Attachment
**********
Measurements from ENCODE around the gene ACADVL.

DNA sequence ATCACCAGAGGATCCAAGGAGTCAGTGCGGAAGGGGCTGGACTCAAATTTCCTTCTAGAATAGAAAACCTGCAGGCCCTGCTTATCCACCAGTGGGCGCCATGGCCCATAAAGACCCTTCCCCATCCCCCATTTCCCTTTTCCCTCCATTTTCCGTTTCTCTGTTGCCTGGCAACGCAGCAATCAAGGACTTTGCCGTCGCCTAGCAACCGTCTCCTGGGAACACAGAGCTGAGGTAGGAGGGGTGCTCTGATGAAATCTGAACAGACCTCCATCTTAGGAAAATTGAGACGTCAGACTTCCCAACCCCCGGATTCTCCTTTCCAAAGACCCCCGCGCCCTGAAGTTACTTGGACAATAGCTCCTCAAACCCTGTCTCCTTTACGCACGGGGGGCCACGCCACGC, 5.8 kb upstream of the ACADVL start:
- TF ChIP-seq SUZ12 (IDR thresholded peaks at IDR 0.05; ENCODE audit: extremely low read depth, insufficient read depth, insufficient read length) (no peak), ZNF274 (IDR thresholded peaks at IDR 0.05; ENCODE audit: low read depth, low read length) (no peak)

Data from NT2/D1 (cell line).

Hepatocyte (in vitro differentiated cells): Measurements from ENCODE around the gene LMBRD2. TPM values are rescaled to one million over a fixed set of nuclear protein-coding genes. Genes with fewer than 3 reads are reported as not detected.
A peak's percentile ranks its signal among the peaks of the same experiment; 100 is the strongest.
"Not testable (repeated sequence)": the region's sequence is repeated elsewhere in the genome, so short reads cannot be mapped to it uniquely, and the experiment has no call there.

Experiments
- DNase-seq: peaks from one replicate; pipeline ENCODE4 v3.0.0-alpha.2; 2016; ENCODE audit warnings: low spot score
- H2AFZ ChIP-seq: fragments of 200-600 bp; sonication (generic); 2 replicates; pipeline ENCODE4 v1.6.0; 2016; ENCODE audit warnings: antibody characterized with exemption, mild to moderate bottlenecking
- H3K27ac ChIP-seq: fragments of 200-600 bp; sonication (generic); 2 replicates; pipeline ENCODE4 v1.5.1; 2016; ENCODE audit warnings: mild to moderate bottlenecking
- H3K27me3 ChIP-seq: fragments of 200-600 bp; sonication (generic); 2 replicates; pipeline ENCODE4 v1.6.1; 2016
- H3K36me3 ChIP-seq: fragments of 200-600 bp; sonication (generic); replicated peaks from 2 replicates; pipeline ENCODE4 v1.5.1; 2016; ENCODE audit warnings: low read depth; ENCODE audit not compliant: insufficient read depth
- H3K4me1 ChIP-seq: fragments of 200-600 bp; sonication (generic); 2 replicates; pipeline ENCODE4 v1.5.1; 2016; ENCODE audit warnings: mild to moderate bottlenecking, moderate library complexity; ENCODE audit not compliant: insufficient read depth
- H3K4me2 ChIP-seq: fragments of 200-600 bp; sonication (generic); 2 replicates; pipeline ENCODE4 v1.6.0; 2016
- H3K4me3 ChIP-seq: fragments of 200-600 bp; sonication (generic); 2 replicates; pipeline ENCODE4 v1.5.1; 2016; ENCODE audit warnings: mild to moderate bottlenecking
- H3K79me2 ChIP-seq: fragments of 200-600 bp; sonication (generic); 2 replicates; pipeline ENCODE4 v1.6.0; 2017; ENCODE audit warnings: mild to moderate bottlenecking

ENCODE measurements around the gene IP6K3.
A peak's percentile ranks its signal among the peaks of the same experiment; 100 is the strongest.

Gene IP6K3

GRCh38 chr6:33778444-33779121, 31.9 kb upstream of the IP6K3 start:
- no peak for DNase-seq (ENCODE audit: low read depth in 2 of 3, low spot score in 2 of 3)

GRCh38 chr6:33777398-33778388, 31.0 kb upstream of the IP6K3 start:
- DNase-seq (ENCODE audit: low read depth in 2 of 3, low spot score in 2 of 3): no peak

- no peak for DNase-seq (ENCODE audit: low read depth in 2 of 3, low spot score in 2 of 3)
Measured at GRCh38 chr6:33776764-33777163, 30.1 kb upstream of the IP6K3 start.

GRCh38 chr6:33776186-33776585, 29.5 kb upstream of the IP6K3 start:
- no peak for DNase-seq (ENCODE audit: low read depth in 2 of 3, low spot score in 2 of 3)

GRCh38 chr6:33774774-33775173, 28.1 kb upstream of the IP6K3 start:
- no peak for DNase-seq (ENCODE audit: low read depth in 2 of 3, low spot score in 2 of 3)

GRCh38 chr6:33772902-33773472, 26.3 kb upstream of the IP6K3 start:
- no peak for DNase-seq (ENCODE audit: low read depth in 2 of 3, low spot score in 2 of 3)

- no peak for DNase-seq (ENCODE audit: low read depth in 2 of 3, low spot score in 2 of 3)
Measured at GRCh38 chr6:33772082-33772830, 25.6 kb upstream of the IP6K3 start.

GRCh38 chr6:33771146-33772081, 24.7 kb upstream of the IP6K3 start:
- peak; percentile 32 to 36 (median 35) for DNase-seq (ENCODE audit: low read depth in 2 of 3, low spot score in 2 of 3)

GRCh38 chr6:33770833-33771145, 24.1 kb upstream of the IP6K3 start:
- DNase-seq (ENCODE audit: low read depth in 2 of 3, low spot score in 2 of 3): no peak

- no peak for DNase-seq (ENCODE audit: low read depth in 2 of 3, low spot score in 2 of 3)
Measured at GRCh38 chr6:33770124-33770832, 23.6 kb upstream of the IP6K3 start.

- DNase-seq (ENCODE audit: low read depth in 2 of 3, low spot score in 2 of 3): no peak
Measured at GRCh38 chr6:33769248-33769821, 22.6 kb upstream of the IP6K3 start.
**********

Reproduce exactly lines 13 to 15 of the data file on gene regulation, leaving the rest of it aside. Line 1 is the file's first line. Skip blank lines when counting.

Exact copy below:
- H3K36me3 ChIP-seq: fragments of 200-600 bp; sonication (generic); replicated peaks from 2 replicates; pipeline ENCODE4 v1.5.1; 2016; ENCODE audit warnings: low read depth; ENCODE audit not compliant: insufficient read depth
- H3K4me1 ChIP-seq: fragments of 200-600 bp; sonication (generic); 2 replicates; pipeline ENCODE4 v1.5.1; 2016; ENCODE audit warnings: mild to moderate bottlenecking, moderate library complexity; ENCODE audit not compliant: insufficient read depth
- H3K4me2 ChIP-seq: fragments of 200-600 bp; sonication (generic); 2 replicates; pipeline ENCODE4 v1.6.0; 2016